"Next" - Page 1

Jul 30, 2004

Katherine Spencer Lee

Every technology executive knows how important back-up can be for a firm's computer network, but many have not taken the same precautionary measures for their own positions by grooming a successor.

By identifying and training someone to fill your shoes in the future, you can ensure a smooth transition should you receive a promotion, retire, leave the company or take an emergency absence from work.

While the practice may seem risky to some people (after all, what if the person appears better qualified to perform your job than you are?) it actually makes it easier for you to advance in your career because there are no concerns about who will take your place.

In addition, succession planning can be critical to the stability of your IT department. You'll have an employee in place who already understands the strategic issues affecting your organization's information systems. As a result, he or she can move into the leadership role and continue current processes and practices with minimal disruption.

You'll also demonstrate to all IT staff that there is advancement potential at the firm, which can increase motivation and retention.

The Envelope Please

The ideal person to assume your role isn't necessarily the highest-ranking employee reporting to you. An IT manager who enjoys having direct involvement in technology initiatives and daily interaction with staff may not be satisfied in an executive role requiring significant time planning strategy, overseeing budgets and attending meetings. Take a look at all senior-level professionals on your team as potential protigis to ensure you find the right fit.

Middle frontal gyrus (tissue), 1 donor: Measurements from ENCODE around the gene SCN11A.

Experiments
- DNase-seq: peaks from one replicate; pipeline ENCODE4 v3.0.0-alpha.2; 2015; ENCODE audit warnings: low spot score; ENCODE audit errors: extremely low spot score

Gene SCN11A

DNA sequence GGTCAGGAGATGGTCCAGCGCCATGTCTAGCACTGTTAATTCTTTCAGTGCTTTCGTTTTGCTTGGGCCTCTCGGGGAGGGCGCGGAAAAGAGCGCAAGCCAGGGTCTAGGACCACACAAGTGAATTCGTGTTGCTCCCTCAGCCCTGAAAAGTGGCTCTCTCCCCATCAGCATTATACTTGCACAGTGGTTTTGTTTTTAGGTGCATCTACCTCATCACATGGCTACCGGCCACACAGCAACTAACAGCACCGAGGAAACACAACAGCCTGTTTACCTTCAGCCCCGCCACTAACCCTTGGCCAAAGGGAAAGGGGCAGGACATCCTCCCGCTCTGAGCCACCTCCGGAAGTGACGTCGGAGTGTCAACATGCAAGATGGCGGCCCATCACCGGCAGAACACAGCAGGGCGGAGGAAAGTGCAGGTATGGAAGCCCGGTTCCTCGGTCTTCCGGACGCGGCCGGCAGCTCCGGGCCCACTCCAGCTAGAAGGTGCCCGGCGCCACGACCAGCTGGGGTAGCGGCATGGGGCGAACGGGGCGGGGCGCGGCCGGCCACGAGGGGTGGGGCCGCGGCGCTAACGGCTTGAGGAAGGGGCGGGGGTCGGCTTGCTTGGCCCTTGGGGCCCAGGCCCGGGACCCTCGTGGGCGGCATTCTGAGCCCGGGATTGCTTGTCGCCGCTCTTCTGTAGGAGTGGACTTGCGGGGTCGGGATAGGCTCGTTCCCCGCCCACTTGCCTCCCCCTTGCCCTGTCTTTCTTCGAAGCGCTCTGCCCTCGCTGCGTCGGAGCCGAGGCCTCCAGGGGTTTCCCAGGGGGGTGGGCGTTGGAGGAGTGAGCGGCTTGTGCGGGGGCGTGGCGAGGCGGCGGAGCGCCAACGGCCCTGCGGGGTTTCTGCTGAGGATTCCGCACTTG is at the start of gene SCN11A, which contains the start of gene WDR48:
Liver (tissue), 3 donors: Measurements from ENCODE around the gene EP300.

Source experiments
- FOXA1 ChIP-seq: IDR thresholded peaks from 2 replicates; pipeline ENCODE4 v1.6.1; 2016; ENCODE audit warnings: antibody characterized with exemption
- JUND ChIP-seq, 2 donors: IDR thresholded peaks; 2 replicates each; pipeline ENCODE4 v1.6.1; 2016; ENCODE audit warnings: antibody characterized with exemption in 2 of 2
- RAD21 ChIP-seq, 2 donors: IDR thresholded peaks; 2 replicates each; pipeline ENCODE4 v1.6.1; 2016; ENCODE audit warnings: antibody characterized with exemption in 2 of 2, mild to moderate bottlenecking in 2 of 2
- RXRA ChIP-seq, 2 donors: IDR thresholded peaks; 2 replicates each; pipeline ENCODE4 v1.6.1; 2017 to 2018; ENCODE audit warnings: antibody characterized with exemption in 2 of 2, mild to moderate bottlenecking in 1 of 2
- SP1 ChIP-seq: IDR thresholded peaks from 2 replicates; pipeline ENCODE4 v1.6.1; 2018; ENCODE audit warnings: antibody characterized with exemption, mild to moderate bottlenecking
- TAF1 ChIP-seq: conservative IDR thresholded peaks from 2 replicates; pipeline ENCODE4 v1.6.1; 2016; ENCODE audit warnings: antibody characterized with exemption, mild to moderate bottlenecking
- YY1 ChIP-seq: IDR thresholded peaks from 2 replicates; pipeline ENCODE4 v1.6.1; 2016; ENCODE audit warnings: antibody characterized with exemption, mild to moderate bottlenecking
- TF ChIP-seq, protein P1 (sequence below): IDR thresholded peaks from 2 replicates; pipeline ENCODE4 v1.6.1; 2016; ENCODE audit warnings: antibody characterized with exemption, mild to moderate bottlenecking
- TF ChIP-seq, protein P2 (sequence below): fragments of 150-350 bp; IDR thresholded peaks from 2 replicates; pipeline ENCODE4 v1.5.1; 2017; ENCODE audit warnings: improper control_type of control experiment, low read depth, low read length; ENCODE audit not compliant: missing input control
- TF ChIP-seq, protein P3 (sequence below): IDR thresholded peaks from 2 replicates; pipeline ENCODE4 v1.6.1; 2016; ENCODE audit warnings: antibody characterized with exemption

Consider not only the skill set needed to perform your job today but also what might be needed in the future. Perhaps the company has long-term expansion plans that will require the CIO to manage IT staff and technology needs in remote locations? Make sure your leading candidate has the talent to rise to the challenge (and likes to travel).

Some abilities can be learned through mentoring, seminars and training sessions, while others cannot. A senior IT professional may be a whiz with Microsoft operating systems but never develop the interpersonal skills needed to inspire and lead a group of employees.

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